The task is seen as strategically vital in the context of China developing the China-Pakistan Economic Corridor

The government is looking to speed up strategically important hydropower projects in Jammu and Kashmir following the proposed reorganisation of the terror-hit state.

Hopes have risen against the backdrop of stepped up efforts to develop the infrastructure architecture in the state that has been hit by an unprecedented cycle of violence in recent years. The task is seen as strategically vital in the context of China developing the controversial China-Pakistan Economic Corridor (CPEC), part of its showpiece One Belt One Road (OBOR) infrastructure initiative.

The reorganisation of the state into two Union territories, which inched a touch closer to becoming a reality with the Lok Sabha passing the relevant bill on August 7, will give the government direct control over J&K’s affairs, which in turn is expected to speed up the process of granting approvals for infrastructure projects.

According to information reviewed by Mint, state-run NHPC, the main supplier of electricity to J&K and the largest investor in the state, plans to develop projects totalling 3,814 megawatts (MW) on its own and through joint ventures (JVs) with the future government of the union territory.

These projects include the 800MW Bursar project and the 850MW Ratle project. The latter is to be set up as a joint venture between the state-run firm and the J&K government involving an investment of around Rs 6,215.61 crore.

NHPC is also implementing the Pakal Dul (1,000MW), Kiru (624MW) and Kwar (540MW) hydropower projects in a joint venture — the Chenab Valley Power Projects Pvt — with Jammu and Kashmir State Power Development Corp (JKSPDC) and the country’s largest electricity trader, PTC India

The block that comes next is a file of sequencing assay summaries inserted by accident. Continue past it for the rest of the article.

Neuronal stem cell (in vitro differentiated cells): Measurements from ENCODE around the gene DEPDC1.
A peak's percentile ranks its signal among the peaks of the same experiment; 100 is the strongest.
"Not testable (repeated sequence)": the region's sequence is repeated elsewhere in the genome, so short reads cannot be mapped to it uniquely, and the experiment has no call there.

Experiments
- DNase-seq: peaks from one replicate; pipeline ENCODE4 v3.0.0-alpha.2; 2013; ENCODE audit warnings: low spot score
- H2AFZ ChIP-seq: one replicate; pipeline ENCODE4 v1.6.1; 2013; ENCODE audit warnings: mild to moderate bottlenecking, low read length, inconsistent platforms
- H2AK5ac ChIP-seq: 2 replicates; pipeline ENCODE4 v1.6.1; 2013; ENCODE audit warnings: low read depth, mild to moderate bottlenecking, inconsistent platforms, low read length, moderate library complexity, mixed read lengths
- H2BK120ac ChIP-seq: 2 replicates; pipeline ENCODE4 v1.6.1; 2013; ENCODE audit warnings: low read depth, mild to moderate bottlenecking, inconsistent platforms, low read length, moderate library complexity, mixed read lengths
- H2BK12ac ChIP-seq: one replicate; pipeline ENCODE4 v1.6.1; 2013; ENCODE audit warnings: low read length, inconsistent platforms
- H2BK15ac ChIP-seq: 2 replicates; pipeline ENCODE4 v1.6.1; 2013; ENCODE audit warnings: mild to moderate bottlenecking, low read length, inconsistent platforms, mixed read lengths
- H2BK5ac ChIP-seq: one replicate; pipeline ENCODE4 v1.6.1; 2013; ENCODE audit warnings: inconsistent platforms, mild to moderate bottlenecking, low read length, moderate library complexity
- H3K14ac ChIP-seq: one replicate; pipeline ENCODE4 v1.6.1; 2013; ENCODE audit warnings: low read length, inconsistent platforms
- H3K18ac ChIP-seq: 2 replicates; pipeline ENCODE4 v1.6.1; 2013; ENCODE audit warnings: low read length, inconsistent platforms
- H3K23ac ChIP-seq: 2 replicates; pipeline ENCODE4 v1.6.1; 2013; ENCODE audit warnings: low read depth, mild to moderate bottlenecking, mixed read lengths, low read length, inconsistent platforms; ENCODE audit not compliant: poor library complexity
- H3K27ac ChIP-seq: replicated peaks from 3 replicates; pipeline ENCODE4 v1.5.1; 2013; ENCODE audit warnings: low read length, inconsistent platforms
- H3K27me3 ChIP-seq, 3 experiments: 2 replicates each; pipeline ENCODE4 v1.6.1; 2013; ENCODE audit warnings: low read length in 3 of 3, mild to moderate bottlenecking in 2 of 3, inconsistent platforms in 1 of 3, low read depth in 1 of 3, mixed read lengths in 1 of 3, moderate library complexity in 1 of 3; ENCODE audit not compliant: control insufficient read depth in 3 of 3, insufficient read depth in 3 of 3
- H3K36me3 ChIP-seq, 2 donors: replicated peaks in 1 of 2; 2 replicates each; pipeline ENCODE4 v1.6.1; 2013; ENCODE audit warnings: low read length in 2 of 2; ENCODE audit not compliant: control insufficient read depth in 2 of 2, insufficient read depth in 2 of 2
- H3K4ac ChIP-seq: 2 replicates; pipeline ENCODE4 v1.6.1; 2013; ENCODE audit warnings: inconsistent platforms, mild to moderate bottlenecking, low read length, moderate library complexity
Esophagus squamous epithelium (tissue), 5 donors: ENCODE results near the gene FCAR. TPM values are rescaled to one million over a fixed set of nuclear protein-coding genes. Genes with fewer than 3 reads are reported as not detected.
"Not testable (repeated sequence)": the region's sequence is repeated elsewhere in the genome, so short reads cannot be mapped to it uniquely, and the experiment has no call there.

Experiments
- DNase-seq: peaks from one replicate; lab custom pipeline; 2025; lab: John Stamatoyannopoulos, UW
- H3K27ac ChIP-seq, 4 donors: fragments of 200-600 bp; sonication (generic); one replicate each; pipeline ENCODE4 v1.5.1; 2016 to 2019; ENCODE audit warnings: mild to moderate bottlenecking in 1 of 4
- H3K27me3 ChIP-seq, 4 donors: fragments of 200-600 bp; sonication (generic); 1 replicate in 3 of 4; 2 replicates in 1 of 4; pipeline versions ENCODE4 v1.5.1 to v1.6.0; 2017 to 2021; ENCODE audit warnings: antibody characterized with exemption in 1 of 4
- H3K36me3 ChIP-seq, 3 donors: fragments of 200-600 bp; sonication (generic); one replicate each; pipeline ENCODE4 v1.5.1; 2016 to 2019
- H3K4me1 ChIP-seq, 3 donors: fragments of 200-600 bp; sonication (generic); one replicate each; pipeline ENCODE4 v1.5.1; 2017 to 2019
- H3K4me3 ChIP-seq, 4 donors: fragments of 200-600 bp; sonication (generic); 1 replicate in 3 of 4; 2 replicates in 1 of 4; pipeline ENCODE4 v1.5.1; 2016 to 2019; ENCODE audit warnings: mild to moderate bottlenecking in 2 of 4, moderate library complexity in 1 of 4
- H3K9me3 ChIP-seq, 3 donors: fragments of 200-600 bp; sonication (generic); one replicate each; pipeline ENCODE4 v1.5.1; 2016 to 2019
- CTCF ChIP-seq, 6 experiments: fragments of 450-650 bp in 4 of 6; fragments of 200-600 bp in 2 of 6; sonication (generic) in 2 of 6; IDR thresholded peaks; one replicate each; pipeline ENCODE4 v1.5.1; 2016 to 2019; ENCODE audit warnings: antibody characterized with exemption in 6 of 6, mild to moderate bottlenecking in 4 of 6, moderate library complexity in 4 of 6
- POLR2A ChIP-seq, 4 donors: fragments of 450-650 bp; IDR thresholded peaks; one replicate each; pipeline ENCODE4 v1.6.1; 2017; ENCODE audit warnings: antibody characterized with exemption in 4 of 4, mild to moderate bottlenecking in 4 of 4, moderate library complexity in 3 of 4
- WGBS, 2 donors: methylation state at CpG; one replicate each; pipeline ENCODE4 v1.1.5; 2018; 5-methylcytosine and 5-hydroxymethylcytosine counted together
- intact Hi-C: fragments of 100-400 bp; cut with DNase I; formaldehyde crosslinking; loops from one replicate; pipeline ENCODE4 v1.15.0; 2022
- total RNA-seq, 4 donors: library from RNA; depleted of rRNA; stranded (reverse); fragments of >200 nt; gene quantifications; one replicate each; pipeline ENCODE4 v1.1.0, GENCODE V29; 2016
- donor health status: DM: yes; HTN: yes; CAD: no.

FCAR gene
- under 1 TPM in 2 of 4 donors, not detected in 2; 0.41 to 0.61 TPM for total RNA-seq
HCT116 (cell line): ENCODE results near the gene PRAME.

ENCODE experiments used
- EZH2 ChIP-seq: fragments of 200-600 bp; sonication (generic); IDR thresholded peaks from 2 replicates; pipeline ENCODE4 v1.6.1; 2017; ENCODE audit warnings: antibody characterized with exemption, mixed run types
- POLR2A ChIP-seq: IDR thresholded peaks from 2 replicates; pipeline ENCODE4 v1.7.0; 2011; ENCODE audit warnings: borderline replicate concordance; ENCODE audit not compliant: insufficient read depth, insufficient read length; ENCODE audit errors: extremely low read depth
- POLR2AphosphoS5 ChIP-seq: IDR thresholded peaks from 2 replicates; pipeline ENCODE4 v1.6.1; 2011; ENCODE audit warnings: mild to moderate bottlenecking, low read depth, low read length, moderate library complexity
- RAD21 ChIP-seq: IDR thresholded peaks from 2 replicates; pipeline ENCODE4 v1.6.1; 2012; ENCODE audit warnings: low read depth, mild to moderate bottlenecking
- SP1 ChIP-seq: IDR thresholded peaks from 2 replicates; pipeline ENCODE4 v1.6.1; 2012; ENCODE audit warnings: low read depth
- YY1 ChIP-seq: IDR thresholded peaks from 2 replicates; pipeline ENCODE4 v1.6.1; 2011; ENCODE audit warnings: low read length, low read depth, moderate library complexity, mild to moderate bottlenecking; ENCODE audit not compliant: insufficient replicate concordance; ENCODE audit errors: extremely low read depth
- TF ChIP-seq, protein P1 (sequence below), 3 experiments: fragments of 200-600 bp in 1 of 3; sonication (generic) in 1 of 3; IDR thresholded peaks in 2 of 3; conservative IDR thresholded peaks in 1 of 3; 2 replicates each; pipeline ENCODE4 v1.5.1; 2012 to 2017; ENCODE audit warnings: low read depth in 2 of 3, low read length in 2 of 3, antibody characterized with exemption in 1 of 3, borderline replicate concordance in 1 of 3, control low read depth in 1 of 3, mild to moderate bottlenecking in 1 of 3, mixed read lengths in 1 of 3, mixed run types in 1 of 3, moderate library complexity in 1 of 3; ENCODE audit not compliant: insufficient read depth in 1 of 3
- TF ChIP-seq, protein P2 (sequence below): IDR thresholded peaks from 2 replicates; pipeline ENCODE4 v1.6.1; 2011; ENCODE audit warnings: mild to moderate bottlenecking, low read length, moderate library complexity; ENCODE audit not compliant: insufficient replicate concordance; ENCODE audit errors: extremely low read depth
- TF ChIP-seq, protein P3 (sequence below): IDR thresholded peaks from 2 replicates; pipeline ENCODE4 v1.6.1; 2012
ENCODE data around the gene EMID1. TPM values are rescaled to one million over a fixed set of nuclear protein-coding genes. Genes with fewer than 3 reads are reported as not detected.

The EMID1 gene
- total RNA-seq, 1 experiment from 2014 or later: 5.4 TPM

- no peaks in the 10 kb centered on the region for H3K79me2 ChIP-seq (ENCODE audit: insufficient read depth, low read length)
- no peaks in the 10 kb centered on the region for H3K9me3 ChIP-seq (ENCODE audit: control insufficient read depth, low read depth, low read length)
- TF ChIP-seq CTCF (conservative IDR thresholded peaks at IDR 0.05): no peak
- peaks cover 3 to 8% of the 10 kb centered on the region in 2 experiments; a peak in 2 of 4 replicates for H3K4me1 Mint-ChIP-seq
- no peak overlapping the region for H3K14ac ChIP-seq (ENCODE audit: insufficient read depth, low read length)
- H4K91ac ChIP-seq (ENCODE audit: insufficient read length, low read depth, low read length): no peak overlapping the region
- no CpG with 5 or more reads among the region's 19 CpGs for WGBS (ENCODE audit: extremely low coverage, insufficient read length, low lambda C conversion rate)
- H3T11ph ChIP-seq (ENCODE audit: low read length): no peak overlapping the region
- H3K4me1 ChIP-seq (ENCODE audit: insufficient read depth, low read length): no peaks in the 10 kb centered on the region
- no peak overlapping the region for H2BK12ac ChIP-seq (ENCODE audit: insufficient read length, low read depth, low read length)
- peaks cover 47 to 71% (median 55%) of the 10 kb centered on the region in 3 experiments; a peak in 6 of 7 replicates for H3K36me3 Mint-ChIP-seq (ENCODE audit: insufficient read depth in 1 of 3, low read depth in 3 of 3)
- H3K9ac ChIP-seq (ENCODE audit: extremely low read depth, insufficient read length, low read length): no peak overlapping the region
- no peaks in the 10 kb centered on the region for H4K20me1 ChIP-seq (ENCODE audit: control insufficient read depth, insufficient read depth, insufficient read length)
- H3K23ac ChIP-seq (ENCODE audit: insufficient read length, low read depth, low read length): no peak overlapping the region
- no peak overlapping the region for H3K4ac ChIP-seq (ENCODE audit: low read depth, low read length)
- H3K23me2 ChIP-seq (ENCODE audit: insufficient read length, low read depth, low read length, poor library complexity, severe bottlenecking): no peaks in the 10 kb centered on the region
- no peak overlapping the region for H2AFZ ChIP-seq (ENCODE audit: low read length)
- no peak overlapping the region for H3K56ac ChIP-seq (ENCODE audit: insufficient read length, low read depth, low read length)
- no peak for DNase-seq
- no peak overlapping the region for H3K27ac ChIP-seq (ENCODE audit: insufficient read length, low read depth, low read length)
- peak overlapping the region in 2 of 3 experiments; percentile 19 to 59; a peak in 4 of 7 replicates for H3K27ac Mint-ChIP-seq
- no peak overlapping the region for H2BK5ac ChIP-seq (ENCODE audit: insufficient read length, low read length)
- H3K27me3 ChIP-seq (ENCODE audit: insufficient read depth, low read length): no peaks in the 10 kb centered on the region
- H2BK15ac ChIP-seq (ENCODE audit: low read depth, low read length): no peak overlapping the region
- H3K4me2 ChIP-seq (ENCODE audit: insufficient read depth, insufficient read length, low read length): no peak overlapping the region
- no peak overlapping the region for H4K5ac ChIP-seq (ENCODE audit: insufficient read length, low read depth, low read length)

.Officials at JKSPDC could not be contacted, while an NHPC spokesperson did not respond to Mint’s queries on August 6. Queries emailed to the Union Power Ministry spokesperson also remained unanswered.

NHPC, which has been supplying electricity to the state despite unpaid dues of Rs 1,512 crore, is also confident of an early settlement of its bills. Out of a total Rs 4,438.47 crore that various states and UTs owe to the publicly-listed company, JKSPDC alone accounts for more than a third or Rs 1,512.19 crore. Of this, a sum of Rs 1,091 crore has been due for over 45 days.

A senior union government official, who requested anonymity, confirmed the Centre’s strategy.

As part of the government’s playbook in the state, Prime Minister Narendra Modi in May 2018 dedicated the NHPC’s Kishanganga hydropower project to the nation.

The 330MW project on the river Kishanganga, a tributary of Jhelum has significant strategic importance to India. While Pakistan had challenged the project under the Indus Waters Treaty of 1960, the International Court of Arbitration at The Hague ruled in India’s favour in 2013. According to the Indus Waters Treaty, whoever builds the project first will have the first rights on the river waters.

The Jhelum originates in India and flows into Pakistan. India has also been critical of China developing the CPEC, cutting through Gilgit and Baltistan areas of Pakistan-occupied Kashmir (PoK). OBOR, first unveiled by Chinese president Xi Jinping in 2013, aims to put billions of dollars in infrastructure projects, including railways, ports and power grids across Asia, Africa and Europe.